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Giant Burrowing Cockroach Fact File


The giant burrowing cockroach is the world’s heaviest cockroach and the second largest cockroach by length. They measure up to 8cm (3in) long and weigh 35g (1.2oz).

Their body is covered by a hard exoskeleton which is colored brown. Males and females can be distinguished based on the shape of the head. Males have a flattened shovel shaped head which is used for digging.

Unlike most cockroaches the giant burrowing cockroach is wingless as they spend much of their life burrowing underground. On top of the head is a pair of antenna.

As an insect they have 6 legs and these are colored with spines that help them to dig in the soil.


Giant burrowing cockroaches are herbivores. Their diet is made up solely of dried, brown eucalypt leaves.

In captivity they may eat soft fruits such as apple or banana.

Giant Burrowing Cockroach

Scientific Name

Macropanesthia rhinoceros

Conservation Status

Not Evaluated


35g (1.2oz)


8cm (3in)


10 years



— AD —


Australia is the native home of the giant burrowing cockroach. Here they can be found in northern Queensland.


They make their home in dry, eucalyptus woodlands and scrubland.

Most of their time is spent underground in a deep burrow which may be as much as 1m (3.3ft) long.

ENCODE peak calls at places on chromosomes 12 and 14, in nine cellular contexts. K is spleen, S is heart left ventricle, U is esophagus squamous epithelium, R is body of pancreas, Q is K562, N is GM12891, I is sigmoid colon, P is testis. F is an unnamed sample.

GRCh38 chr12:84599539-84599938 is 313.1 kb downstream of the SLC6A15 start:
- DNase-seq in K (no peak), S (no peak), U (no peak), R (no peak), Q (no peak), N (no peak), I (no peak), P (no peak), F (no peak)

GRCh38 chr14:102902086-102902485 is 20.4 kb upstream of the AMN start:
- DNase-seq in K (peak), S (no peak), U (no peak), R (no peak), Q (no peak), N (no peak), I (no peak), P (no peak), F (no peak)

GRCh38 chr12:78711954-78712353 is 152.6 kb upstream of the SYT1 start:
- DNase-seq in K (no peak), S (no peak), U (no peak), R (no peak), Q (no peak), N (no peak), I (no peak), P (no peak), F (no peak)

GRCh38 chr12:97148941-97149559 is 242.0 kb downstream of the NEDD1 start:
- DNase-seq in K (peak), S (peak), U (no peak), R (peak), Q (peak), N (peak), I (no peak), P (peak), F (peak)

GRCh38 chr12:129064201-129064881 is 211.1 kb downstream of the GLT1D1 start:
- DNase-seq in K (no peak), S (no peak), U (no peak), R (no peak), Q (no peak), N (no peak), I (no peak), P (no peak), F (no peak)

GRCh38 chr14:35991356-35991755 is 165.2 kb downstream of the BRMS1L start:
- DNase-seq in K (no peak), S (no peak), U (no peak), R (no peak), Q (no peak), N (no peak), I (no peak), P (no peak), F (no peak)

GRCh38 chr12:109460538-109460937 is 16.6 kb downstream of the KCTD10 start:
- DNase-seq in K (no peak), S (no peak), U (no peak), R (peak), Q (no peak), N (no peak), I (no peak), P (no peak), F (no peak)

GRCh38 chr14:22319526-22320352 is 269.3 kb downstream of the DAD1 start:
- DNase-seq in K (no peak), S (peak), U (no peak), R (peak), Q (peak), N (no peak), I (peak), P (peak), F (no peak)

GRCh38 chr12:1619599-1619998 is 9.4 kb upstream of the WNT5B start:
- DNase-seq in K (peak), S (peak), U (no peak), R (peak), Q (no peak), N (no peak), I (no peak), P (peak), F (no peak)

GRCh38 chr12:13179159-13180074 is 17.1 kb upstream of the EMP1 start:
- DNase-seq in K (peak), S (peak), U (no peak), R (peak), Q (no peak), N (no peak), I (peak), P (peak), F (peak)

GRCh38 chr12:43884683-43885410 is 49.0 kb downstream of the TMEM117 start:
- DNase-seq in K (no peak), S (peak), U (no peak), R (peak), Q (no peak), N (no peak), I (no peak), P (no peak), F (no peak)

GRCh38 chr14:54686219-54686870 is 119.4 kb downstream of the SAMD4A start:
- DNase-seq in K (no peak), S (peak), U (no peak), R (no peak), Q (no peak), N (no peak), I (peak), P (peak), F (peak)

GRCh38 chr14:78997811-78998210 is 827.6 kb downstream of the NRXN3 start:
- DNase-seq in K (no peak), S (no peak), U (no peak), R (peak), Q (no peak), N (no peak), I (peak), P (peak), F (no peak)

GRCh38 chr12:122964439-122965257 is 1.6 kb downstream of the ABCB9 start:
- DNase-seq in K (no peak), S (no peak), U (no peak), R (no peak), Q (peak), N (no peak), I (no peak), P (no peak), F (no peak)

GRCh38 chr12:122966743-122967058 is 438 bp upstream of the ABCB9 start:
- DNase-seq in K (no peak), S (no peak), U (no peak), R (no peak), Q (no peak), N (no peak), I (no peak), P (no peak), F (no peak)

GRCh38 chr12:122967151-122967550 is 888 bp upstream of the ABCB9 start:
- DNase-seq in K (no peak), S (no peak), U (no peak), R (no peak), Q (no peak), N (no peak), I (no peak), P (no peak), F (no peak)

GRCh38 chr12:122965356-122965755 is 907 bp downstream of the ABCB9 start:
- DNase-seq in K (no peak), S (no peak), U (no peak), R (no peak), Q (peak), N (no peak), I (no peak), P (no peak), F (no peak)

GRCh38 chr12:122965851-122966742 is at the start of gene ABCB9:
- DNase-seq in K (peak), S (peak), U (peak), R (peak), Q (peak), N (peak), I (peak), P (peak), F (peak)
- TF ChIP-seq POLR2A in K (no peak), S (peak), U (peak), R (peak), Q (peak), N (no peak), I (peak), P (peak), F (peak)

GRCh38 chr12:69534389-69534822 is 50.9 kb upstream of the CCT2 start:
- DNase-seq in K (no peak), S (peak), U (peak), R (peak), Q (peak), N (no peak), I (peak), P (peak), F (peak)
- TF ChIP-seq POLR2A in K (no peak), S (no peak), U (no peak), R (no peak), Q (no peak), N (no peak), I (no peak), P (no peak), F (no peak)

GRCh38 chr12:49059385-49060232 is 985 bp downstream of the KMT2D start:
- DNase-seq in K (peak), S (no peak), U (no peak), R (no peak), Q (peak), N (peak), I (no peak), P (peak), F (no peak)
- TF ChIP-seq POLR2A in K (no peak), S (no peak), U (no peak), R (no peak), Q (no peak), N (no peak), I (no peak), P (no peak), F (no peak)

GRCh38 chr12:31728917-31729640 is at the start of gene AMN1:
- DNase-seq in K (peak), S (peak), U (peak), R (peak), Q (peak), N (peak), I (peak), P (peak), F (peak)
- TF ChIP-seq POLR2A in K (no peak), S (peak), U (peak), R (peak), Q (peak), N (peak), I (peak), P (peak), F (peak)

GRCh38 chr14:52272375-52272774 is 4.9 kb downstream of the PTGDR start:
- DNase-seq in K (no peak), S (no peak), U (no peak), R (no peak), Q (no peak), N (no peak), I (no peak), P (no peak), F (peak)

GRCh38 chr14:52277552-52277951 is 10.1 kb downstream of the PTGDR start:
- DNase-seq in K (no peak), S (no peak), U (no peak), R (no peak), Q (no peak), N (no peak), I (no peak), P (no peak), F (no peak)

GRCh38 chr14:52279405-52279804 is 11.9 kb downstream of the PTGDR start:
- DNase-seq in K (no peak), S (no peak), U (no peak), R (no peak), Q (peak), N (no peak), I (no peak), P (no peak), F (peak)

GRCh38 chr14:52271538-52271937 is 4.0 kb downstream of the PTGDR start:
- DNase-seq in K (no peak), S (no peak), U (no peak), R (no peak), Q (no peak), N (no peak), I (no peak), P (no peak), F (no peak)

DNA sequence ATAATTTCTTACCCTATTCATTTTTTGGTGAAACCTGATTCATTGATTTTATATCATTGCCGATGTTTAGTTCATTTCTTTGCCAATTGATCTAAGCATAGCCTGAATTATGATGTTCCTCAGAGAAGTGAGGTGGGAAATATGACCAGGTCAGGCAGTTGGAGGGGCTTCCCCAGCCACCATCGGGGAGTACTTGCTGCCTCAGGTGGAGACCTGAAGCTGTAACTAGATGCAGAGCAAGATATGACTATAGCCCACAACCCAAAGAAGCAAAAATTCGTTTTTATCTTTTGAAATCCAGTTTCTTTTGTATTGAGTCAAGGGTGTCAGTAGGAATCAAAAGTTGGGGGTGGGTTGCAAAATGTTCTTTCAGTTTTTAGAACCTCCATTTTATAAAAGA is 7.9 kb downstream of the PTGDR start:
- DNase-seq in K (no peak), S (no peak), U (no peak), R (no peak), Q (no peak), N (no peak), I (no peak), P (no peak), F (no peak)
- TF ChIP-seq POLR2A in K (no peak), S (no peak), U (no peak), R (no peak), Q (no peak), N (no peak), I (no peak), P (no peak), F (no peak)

Mating typically occurs in early summer and occurs at night in most cases.

Unlike most cockroaches the giant burrowing cockroach gives birth to live young. At birth the young are white and appear as small versions of the adults. They may give birth to as many as 20 young at one time.

They will spend the first year of life with their parents who provide care to them. For the first six months of life the young remain in the burrow. The parents will drag leaves in to the burrow and break them up for the young to eat.

As they grow the giant burrowing cockroach will shed its exoskeleton with a new larger one underneath. This process may occur 10-12 times before they reach adult size.

Maturity is reached between 2 and 3 years old.


Giant burrowing cockroaches are nocturnal. This allows them to avoid many of their predators which are active by day.

They can create a hissing sound if threatened. This is created by expelling air from the abdomen.

Adult giant burrowing cockroaches are solitary and only come together to mate.

Giant Burrowing Cockroach

Predators and Threats

They face predation from a range of birds.

Humans collect them in small numbers for the pet trade though they can be bred in captivity and this reduces demand for wild collection.

Quick facts

They are also known as the rhinoceros cockroach or giant litter bugs.

Giant burrowing cockroaches are the largest of the 18 burrowing cockroaches in Australia.

Photo Credits


By Mark Pellegrini (Raul654) – Own work, CC BY-SA 2.5,


By Urasimaru – [, CC BY-SA 2.0,


Henderson, A., Henderson, D. and Sinclair, J., 2012. Bugs Alive. Melbourne: Museum Victoria.

Monteith, S., 2020. Bugs Ed – Interactive Insect Workshops For All Ages. [online] Available at: <> [Accessed 13 September 2020].

Heathcote, A., 2020. Australia’S Giant Burrowing Cockroaches Actually Hiss. [online] Australian Geographic. Available at: <> [Accessed 13 September 2020]. 2020. Giant Burrowing Cockroach – Queensland Museum. [online] Available at: <> [Accessed 13 September 2020].

Bush Heritage Australia. 2020. Giant Burrowing Cockroaches – Bush Heritage Australia. [online] Available at: <> [Accessed 13 September 2020].

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